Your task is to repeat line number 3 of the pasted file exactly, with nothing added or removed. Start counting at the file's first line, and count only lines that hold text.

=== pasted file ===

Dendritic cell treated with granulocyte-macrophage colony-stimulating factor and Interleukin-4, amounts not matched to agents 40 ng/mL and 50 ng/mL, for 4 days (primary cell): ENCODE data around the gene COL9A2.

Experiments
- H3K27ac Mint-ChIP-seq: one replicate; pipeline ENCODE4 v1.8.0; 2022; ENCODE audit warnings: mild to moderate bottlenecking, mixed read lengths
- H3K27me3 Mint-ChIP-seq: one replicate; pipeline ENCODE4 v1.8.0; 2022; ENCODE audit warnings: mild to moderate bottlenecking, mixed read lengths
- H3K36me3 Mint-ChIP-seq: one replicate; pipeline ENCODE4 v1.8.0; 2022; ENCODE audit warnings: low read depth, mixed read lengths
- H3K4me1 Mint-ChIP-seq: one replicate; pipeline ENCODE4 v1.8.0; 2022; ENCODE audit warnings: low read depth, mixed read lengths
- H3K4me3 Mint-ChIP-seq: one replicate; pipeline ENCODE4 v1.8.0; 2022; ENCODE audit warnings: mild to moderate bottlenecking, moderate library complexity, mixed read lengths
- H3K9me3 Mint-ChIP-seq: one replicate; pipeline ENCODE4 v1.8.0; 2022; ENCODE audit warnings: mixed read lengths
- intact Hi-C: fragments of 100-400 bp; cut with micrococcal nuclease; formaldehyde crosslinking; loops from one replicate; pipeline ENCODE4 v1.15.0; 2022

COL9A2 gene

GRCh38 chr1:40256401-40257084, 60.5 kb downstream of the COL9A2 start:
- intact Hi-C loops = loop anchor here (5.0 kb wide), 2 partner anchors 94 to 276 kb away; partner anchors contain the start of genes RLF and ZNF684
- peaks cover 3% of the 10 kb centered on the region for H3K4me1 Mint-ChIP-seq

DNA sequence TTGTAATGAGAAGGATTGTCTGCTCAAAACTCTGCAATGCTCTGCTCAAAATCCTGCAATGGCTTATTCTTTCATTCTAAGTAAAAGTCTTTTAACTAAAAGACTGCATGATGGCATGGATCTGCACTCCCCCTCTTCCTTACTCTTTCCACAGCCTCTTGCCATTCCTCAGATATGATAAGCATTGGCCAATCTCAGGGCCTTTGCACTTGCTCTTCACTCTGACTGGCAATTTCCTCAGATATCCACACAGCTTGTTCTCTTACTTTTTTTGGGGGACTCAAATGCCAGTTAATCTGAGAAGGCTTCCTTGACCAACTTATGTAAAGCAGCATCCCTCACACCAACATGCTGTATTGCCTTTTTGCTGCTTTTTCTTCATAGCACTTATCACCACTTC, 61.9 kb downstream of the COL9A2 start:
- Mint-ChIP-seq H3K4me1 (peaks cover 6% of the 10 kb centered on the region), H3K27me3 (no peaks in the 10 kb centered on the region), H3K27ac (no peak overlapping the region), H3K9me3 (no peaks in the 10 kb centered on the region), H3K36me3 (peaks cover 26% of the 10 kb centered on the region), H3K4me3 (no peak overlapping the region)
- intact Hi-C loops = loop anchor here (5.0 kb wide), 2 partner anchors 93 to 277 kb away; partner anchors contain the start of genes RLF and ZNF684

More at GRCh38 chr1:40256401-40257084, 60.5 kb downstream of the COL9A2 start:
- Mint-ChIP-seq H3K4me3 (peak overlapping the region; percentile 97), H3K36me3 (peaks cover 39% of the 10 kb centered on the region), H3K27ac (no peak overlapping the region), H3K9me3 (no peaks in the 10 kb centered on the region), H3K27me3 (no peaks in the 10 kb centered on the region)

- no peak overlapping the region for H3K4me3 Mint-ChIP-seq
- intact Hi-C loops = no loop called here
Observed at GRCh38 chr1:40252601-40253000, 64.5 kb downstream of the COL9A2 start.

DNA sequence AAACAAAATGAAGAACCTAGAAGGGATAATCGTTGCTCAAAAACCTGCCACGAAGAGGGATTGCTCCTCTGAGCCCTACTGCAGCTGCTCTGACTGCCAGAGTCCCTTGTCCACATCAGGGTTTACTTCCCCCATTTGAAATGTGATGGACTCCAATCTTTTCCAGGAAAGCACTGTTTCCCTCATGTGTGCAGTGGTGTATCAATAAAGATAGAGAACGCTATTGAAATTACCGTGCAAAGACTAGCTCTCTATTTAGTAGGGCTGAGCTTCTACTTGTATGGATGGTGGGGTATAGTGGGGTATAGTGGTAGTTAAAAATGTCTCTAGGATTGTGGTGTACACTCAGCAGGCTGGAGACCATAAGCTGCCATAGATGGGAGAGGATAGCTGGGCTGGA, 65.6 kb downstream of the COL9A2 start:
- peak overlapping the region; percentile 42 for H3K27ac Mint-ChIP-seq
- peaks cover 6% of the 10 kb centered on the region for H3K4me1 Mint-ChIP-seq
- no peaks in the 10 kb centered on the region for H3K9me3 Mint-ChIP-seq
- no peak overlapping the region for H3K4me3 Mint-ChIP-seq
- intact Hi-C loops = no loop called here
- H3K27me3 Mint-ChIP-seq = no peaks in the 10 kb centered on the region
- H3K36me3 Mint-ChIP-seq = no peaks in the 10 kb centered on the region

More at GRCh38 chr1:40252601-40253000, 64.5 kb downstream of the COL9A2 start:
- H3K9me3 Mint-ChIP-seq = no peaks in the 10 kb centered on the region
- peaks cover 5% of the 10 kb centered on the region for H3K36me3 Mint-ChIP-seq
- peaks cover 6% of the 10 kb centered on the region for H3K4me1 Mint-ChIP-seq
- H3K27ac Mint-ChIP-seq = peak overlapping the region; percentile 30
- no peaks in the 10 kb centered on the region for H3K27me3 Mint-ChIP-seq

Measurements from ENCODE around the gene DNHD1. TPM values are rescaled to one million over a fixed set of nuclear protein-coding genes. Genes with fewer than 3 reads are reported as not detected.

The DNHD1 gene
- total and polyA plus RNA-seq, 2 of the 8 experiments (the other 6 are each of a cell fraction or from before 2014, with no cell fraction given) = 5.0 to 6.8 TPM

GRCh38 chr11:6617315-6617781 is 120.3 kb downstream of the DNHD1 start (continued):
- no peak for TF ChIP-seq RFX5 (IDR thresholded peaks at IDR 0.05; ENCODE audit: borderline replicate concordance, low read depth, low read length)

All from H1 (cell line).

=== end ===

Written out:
- H3K27ac Mint-ChIP-seq: one replicate; pipeline ENCODE4 v1.8.0; 2022; ENCODE audit warnings: mild to moderate bottlenecking, mixed read lengths